Lines 1-10

The idea was born two years ago, when Weingarten left a crowded metro station and noticed a ragged-looking man playing the keyboard. The musician was quite good, but he was receiving virtually no notice. Looking at the amorphous mass of humanity rushing by, Weingarten felt a surge of anger. The thought crossed his mind that even the greatest of musicians wouldn't be able to touch these rushing creatures. But he decided to test his hypothesis before indicting the public.


Looking at the amorphous mass of humanity rushing by, Weingarten felt a surge of anger. The thought crossed his mind that even the greatest of musicians wouldn't be able to touch these rushing creatures.


2

Who are the “creatures” that the writer refers to in line 10?

  • Members of the public

  • Musicians

  • Keyboards

  • Ragged looking men


3


Gene Weingarten


Gene Weingarten

Gene Weingarten, a Washington Post staff writer, was determined to find out.


Gene Weingarten

Gene Weingarten, a Washington Post staff writer, was determined to find out.


3


Joshua Bell


Joshua Bell

The result was an intriguing social experiment. Weingarten approached Joshua Bell, one of the finest classical musicians in the world.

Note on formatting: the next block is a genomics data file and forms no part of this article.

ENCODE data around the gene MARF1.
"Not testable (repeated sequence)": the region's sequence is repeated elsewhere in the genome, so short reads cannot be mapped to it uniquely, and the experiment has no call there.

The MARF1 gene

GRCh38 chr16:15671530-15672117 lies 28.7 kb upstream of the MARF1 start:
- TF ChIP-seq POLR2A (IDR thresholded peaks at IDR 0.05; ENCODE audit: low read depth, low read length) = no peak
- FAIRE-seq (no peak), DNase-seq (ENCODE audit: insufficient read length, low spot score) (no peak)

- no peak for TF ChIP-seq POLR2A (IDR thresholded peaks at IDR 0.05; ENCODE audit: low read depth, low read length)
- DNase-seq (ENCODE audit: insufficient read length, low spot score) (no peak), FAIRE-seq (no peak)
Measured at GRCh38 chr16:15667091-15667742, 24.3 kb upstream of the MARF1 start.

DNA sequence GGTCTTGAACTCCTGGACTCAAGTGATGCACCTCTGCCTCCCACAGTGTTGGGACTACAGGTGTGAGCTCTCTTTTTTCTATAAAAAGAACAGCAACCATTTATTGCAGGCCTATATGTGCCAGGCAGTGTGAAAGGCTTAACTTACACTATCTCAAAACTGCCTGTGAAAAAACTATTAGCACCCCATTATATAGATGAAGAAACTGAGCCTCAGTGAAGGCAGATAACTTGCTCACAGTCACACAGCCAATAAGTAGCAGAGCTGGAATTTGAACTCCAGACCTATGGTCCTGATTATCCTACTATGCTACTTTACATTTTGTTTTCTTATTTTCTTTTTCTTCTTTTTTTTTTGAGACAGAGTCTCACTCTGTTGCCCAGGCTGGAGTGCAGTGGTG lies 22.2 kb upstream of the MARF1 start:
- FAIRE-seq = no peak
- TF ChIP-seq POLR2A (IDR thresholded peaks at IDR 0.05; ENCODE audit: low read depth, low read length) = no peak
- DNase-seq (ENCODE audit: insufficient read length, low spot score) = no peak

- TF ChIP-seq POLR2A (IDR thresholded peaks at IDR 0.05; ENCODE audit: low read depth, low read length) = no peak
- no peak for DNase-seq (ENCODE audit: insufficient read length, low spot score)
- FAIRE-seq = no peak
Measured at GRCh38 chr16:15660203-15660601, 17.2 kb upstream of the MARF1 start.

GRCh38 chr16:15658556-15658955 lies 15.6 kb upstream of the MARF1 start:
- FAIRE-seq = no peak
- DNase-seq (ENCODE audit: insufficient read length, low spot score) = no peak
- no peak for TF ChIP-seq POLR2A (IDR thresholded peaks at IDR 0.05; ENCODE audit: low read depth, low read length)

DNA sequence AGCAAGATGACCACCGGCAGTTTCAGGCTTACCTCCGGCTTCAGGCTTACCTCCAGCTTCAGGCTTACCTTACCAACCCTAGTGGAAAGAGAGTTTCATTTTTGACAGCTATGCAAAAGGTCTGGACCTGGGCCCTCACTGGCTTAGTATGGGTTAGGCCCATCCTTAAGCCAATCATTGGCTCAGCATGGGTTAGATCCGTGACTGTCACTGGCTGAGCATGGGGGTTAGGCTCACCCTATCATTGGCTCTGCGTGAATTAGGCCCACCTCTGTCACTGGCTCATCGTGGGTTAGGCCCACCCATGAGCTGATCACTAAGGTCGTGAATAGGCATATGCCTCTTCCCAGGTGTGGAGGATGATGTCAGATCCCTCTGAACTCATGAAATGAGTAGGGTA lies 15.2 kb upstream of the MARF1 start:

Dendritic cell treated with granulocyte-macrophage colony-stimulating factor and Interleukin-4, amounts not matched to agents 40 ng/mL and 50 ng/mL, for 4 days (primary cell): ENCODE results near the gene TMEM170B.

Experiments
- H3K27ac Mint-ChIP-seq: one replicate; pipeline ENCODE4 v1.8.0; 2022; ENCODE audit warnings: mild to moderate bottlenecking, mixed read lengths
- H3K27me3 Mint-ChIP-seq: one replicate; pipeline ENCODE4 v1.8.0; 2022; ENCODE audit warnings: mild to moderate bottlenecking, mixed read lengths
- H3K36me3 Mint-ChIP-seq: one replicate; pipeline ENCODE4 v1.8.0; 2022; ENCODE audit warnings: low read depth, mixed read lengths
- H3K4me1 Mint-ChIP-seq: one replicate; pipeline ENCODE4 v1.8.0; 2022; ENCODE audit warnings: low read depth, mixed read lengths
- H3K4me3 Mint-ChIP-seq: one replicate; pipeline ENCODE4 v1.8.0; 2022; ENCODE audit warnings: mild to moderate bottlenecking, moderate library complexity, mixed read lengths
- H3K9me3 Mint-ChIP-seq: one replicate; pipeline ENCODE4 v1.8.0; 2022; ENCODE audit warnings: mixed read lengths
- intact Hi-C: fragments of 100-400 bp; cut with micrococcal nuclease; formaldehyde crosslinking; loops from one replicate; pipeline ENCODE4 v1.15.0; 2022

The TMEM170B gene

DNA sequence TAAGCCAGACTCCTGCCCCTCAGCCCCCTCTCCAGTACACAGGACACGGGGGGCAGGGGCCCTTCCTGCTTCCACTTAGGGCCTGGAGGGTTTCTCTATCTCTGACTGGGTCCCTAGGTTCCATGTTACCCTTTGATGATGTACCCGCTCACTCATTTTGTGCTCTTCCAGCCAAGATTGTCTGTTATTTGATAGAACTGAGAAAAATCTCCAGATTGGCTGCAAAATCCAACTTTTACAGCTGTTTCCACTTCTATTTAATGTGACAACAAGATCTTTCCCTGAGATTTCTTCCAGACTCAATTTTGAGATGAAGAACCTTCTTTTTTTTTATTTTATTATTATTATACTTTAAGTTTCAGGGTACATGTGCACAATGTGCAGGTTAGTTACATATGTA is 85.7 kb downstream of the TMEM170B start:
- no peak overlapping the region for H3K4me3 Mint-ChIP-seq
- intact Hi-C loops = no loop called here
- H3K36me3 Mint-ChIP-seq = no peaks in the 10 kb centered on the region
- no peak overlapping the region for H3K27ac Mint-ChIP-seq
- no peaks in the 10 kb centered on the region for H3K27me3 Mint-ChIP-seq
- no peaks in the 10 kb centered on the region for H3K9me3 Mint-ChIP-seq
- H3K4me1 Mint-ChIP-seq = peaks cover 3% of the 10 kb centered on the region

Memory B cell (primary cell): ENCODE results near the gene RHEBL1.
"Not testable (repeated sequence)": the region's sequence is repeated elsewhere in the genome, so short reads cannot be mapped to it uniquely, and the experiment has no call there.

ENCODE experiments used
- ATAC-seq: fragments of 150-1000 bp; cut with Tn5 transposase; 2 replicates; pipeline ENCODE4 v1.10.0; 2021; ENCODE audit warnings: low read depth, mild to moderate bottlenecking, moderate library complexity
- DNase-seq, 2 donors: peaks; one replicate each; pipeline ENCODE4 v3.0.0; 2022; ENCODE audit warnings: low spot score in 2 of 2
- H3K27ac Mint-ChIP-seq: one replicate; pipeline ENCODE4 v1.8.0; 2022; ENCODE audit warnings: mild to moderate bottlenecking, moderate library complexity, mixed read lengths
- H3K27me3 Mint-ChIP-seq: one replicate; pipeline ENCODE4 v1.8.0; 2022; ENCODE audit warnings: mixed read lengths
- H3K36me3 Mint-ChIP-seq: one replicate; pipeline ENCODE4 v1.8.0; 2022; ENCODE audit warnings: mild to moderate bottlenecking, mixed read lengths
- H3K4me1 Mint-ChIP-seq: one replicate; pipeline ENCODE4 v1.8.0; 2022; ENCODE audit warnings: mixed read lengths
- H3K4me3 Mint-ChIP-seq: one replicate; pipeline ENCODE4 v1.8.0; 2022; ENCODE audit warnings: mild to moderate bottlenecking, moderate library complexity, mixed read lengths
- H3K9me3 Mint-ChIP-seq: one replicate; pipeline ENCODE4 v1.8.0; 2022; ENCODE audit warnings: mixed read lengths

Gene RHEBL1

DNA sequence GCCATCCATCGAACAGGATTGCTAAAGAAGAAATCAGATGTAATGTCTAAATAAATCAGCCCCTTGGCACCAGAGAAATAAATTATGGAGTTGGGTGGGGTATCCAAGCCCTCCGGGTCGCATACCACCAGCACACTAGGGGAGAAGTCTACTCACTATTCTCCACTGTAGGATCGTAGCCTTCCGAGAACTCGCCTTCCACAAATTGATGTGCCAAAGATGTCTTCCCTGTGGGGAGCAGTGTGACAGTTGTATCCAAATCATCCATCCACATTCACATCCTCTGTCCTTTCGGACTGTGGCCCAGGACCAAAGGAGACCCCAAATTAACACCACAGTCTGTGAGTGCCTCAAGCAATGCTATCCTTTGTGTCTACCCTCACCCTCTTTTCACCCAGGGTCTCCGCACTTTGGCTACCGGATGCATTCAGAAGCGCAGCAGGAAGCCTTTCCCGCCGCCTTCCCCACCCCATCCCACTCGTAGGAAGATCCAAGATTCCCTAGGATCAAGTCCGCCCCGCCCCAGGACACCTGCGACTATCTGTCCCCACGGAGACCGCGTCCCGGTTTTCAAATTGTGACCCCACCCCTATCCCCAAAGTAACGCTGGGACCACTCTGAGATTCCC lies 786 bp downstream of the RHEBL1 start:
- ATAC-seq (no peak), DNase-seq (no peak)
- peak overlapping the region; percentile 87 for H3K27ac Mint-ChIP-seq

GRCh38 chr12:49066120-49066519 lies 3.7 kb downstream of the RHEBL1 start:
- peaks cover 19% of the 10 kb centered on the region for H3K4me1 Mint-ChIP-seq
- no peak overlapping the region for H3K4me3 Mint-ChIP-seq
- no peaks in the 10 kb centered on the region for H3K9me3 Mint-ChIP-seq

Joshua Bell

The result was an intriguing social experiment. Weingarten approached Joshua Bell, one of the finest classical musicians in the world.


Less is more


3


Antonio Stradivari


3


Antonio Stradivari

The result was an intriguing social experiment. Weingarten approached Joshua Bell, one of the finest classical musicians in the world. Bell, 39, is a consummate violinist who plays before awe-struck crowds across the globe. His instrument is a violin crafted by Antonio Stradivari in 1713, at the end of the Italian master's career. Bell purchased the violin at an auction several years ago, for 3.5 million dollars. Bell and his violin are musical mastery at its absolute height.


Antonio Stradivari

The result was an intriguing social experiment. Weingarten approached Joshua Bell, one of the finest classical musicians in the world. Bell, 39, is a consummate violinist who plays before awe-struck crowds across the globe. His instrument is a violin crafted by Antonio Stradivari in 1713, at the end of the Italian master's career. Bell purchased the violin at an auction several years ago, for 3.5 million dollars. Bell and his violin are musical mastery at its absolute height.


Less is more


3


4

What does the word “his” in line 14 refer to? ___


his

The result was an intriguing social experiment. Weingarten approached Joshua Bell, one of the finest classical musicians in the world. Bell, 39, is a consummate violinist who plays before awe-struck crowds across the globe. His instrument is a violin crafted by Antonio Stradivari in 1713, at the end of the Italian master's career. Bell purchased the violin at an auction several years ago, for 3.5 million dollars. Bell and his violin are musical mastery at its absolute height.